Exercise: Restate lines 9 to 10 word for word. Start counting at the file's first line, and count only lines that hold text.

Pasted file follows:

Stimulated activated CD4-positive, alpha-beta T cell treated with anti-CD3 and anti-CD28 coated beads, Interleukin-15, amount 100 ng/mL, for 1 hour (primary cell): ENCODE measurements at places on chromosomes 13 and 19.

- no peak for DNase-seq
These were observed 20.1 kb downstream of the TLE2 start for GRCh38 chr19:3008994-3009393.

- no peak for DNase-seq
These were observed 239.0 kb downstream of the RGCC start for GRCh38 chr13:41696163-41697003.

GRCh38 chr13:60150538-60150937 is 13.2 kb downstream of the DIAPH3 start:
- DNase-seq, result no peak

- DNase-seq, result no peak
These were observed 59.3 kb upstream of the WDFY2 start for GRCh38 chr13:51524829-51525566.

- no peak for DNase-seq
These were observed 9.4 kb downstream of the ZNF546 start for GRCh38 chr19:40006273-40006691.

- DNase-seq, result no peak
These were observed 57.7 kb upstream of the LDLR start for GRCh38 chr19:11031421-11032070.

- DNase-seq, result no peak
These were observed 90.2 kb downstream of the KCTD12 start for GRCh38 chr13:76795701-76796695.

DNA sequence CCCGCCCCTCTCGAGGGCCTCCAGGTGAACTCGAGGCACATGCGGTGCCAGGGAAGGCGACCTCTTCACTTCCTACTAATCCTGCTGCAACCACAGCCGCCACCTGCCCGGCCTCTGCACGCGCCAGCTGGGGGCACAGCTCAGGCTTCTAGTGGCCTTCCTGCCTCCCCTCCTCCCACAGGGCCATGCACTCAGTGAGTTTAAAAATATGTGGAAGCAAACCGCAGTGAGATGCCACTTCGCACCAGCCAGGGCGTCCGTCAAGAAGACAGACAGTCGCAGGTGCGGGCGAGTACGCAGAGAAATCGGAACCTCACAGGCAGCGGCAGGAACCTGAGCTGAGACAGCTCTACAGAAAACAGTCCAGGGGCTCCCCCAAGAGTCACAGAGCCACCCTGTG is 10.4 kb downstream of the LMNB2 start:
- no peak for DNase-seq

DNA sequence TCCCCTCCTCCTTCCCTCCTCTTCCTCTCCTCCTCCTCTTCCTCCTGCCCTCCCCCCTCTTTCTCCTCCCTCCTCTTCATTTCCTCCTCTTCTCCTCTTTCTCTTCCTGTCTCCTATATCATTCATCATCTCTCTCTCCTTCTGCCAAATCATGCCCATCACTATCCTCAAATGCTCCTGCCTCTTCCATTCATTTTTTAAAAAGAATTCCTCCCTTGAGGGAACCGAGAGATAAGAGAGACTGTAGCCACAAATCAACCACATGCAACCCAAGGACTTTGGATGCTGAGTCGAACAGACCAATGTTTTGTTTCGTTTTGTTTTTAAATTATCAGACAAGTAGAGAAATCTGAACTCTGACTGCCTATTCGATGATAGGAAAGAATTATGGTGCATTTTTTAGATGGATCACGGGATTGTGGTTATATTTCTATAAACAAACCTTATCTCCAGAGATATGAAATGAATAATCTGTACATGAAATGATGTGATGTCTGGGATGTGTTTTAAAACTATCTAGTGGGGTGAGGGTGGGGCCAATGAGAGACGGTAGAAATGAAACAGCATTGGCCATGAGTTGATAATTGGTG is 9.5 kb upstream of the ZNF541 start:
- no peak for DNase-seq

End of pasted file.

These were observed 59.3 kb upstream of the WDFY2 start for GRCh38 chr13:51524829-51525566.

- no peak for DNase-seq